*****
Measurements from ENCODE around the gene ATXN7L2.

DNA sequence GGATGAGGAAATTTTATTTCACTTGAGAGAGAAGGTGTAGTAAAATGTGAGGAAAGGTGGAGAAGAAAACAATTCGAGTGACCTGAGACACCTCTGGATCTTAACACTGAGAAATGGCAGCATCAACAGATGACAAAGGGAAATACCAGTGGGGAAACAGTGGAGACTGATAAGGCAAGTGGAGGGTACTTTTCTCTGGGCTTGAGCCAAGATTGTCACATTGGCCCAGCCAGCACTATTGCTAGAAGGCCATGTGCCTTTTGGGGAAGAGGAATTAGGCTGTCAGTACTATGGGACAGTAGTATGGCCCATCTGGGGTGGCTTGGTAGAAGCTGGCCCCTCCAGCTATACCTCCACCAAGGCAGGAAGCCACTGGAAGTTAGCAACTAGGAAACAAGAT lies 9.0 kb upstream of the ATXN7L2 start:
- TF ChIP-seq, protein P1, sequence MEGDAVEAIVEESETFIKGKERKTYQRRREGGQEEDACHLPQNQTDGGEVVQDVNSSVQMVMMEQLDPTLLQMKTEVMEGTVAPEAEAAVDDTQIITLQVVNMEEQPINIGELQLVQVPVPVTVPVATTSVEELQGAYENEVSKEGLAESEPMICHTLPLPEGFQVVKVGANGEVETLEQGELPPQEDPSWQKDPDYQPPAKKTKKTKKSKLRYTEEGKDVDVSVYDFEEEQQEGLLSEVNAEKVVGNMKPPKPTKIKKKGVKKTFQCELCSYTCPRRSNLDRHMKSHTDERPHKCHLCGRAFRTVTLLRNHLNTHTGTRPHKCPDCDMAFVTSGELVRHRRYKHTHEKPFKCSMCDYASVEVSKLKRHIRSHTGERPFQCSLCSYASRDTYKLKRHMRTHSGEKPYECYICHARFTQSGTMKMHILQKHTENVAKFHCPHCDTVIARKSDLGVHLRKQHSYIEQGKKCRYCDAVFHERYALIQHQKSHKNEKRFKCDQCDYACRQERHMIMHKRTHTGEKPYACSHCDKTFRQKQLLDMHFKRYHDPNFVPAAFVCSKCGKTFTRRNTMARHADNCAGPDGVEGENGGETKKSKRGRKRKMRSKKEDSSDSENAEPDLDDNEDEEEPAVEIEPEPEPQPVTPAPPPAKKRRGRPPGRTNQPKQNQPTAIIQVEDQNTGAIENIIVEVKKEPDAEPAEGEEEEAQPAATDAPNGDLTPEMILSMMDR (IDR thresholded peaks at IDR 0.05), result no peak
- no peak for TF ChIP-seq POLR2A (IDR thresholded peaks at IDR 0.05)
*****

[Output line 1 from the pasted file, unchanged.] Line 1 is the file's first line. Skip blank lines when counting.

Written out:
Measurements from ENCODE around the gene ATXN7L2.